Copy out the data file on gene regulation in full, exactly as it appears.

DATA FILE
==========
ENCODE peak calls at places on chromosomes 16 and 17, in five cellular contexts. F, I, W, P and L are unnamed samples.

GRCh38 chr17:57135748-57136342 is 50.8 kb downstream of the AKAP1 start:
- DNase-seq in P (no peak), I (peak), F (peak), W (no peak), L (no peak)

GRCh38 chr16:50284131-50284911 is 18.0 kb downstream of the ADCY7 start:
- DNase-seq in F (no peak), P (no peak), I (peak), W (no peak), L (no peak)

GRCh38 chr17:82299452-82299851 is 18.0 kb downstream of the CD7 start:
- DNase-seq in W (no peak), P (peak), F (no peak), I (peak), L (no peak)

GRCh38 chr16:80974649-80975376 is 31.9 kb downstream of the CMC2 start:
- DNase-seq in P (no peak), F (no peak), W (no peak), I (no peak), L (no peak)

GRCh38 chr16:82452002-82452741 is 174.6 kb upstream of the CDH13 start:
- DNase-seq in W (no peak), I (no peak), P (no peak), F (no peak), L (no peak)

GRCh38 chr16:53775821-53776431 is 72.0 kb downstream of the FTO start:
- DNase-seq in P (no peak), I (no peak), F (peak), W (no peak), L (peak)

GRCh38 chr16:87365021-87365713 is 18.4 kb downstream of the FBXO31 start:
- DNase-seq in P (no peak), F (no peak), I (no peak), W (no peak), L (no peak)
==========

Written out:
ENCODE peak calls at places on chromosomes 16 and 17, in five cellular contexts. F, I, W, P and L are unnamed samples.

GRCh38 chr17:57135748-57136342 is 50.8 kb downstream of the AKAP1 start:
- DNase-seq in P (no peak), I (peak), F (peak), W (no peak), L (no peak)

GRCh38 chr16:50284131-50284911 is 18.0 kb downstream of the ADCY7 start:
- DNase-seq in F (no peak), P (no peak), I (peak), W (no peak), L (no peak)

GRCh38 chr17:82299452-82299851 is 18.0 kb downstream of the CD7 start:
- DNase-seq in W (no peak), P (peak), F (no peak), I (peak), L (no peak)

GRCh38 chr16:80974649-80975376 is 31.9 kb downstream of the CMC2 start:
- DNase-seq in P (no peak), F (no peak), W (no peak), I (no peak), L (no peak)

GRCh38 chr16:82452002-82452741 is 174.6 kb upstream of the CDH13 start:
- DNase-seq in W (no peak), I (no peak), P (no peak), F (no peak), L (no peak)

GRCh38 chr16:53775821-53776431 is 72.0 kb downstream of the FTO start:
- DNase-seq in P (no peak), I (no peak), F (peak), W (no peak), L (peak)

GRCh38 chr16:87365021-87365713 is 18.4 kb downstream of the FBXO31 start:
- DNase-seq in P (no peak), F (no peak), I (no peak), W (no peak), L (no peak)